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    Author(s): Gail Wells
    Date: 2012
    Source: Fire Science Digest. 13(May): 1-8.
    Publication Series: Scientific Journal (JRNL)
    Station: Rocky Mountain Research Station
    PDF: Download Publication  (1.03 MB)


    Cheatgrass and its cousin, red brome, are exotic annual grasses that have invaded and altered ecosystem dynamics in more than 41 million acres of desert shrublands between the Rockies and the Cascade-Sierra chain. A fungus naturally associated with these Bromus species has been found lethal to the plants' soil-banked dormant seeds. Supported by the Joint Fire Science Program (JFSP), researchers Susan Meyer, Phil Allen, and Julie Beckstead cultured this fungus, Pyrenophora semeniperda, in the laboratory and developed an experimental field application that, in some trials, killed all the dormant soil-banked Bromus seeds, leaving none to germinate the following year. The team's work opens the way to a commercial biocontrol product that may be capable of safely eliminating the seed bank of persistent invasive grasses. Biocontrol could be used in conjunction with other weed control measures and conservation strategies to make sagebrush-steppe lands less susceptible to reinvasion. A biocontrol tool effective against Bromus seeds would be a boon to managers working to restore the native bunchgrasses, forbs, and shrubs that characterize an intact shrub-steppe ecosystem.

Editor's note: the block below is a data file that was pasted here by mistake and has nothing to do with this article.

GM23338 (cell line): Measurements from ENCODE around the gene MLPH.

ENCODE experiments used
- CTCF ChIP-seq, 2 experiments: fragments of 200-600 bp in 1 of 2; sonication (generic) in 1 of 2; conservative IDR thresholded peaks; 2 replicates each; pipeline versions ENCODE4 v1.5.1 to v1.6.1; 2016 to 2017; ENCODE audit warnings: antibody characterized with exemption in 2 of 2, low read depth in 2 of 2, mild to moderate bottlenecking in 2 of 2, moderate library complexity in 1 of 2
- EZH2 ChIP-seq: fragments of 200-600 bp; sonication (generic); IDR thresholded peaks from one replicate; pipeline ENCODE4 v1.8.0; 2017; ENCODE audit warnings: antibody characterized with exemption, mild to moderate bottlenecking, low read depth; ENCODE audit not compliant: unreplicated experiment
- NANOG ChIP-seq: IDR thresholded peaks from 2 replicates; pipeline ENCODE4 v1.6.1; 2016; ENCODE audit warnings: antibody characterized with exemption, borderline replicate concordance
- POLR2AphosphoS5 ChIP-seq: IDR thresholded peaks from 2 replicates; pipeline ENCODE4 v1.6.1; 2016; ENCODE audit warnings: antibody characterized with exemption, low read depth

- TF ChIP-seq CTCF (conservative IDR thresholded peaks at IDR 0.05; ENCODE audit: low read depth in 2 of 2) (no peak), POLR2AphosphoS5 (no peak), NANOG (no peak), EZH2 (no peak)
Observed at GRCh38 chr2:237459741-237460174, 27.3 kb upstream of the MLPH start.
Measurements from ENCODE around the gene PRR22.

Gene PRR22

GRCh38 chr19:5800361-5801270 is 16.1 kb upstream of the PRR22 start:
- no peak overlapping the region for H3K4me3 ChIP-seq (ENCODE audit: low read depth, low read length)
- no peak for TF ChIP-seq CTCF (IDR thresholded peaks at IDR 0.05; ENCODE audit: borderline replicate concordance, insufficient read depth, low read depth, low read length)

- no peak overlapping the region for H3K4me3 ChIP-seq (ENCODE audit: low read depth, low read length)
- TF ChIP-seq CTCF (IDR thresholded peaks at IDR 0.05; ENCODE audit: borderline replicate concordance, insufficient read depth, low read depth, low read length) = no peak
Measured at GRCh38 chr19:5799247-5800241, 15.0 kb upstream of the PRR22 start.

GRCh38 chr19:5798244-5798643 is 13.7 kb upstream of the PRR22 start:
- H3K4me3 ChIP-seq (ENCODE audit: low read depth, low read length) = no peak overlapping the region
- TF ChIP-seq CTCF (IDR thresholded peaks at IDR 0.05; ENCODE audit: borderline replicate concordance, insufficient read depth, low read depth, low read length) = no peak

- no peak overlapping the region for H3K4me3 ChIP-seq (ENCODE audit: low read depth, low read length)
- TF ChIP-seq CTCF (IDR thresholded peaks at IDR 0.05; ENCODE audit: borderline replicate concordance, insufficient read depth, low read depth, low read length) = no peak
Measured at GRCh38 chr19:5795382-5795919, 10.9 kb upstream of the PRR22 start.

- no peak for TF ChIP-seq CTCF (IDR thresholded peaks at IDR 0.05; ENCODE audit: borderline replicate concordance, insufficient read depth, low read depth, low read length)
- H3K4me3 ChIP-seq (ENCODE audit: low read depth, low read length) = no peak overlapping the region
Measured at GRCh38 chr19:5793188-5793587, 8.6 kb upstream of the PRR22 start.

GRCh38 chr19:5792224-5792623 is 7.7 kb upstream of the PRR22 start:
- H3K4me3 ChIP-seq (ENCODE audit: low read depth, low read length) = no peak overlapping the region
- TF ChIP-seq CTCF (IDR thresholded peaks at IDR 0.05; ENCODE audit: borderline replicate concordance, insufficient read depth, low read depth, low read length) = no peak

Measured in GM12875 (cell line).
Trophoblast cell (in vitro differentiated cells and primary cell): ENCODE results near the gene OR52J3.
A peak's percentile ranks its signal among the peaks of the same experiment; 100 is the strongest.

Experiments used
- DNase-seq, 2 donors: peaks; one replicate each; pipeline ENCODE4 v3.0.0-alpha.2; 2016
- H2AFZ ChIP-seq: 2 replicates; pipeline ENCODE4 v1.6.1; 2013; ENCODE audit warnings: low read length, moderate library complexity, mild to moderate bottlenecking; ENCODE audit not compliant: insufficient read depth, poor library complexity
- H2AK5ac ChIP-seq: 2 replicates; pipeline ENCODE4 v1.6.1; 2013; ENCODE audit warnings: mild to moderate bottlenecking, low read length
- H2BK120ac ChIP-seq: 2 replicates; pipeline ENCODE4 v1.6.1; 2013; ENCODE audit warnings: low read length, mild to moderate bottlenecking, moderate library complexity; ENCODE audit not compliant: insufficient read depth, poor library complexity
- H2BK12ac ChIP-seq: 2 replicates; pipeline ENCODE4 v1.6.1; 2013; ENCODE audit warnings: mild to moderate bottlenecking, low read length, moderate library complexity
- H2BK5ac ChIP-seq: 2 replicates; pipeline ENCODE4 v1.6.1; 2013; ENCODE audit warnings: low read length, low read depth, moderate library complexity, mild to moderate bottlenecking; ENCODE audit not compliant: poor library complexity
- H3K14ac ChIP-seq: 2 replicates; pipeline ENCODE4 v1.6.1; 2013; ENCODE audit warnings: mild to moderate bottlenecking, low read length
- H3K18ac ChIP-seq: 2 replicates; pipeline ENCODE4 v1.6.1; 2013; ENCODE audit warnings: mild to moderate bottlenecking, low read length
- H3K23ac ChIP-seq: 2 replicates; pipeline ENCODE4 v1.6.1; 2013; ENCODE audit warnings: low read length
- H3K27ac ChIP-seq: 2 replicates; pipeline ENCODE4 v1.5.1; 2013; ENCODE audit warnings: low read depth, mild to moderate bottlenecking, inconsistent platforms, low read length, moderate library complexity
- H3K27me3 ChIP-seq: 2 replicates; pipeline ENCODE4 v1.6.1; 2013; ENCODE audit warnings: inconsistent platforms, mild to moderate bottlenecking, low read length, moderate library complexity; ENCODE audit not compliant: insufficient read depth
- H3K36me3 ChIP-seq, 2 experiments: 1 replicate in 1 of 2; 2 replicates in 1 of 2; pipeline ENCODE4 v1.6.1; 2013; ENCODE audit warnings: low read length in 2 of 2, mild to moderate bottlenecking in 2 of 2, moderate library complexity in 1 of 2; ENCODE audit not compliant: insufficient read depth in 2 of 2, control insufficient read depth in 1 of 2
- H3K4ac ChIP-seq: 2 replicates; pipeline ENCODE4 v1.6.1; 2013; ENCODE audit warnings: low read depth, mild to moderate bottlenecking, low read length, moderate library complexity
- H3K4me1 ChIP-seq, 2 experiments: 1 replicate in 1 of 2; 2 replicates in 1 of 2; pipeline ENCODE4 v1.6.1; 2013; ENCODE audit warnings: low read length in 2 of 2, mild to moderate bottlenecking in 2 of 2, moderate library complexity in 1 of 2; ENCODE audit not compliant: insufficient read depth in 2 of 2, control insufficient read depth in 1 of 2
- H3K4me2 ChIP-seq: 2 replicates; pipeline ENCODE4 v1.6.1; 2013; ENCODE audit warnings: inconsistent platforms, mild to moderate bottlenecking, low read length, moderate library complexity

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    Wells, Gail. 2012. Cheating cheatgrass: New research to combat a wily invasive weed. Fire Science Digest. 13(May): 1-8.


    cheatgrass, red brome, Bromus species, exotic

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